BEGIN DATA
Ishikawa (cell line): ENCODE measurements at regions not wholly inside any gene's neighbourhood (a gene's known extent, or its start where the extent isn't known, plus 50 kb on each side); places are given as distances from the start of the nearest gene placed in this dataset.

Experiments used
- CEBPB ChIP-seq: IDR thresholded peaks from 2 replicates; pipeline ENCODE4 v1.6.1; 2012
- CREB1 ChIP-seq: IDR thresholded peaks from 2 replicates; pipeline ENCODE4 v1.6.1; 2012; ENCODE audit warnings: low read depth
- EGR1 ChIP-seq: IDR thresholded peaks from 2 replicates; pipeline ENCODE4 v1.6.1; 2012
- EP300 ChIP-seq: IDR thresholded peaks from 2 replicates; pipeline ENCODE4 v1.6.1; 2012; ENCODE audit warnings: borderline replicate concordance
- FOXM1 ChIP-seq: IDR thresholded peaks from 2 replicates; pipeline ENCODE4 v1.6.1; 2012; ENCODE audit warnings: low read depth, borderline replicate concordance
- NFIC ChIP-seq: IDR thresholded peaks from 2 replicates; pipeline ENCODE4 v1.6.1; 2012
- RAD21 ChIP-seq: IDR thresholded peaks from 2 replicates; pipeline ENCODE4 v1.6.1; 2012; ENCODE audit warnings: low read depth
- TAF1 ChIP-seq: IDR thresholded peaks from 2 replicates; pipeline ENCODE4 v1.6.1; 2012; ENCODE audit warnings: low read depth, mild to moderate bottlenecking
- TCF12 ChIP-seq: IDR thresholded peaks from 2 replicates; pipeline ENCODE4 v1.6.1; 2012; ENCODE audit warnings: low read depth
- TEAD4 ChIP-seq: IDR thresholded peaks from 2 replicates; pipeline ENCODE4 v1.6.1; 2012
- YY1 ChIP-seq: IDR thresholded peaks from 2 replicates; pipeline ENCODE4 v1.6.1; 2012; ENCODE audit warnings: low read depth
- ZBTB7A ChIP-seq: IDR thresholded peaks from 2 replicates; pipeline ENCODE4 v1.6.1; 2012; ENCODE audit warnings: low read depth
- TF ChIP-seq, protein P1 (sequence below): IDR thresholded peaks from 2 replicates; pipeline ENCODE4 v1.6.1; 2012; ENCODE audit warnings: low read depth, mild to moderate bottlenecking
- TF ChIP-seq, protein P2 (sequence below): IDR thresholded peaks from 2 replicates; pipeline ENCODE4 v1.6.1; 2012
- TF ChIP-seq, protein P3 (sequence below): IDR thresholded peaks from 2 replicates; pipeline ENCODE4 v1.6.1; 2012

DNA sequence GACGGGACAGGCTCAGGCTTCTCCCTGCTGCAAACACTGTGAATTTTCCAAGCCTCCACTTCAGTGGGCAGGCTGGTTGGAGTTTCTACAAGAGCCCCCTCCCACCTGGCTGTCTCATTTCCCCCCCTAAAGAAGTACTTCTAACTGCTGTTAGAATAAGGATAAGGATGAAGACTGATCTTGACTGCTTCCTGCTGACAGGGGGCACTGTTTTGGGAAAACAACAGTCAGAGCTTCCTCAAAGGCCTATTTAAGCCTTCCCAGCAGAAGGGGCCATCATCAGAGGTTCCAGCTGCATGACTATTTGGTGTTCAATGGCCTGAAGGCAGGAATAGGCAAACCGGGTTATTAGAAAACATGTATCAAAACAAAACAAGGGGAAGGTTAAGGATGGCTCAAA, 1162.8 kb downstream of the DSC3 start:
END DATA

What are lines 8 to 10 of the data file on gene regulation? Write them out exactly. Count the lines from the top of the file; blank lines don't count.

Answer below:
- NFIC ChIP-seq: IDR thresholded peaks from 2 replicates; pipeline ENCODE4 v1.6.1; 2012
- RAD21 ChIP-seq: IDR thresholded peaks from 2 replicates; pipeline ENCODE4 v1.6.1; 2012; ENCODE audit warnings: low read depth
- TAF1 ChIP-seq: IDR thresholded peaks from 2 replicates; pipeline ENCODE4 v1.6.1; 2012; ENCODE audit warnings: low read depth, mild to moderate bottlenecking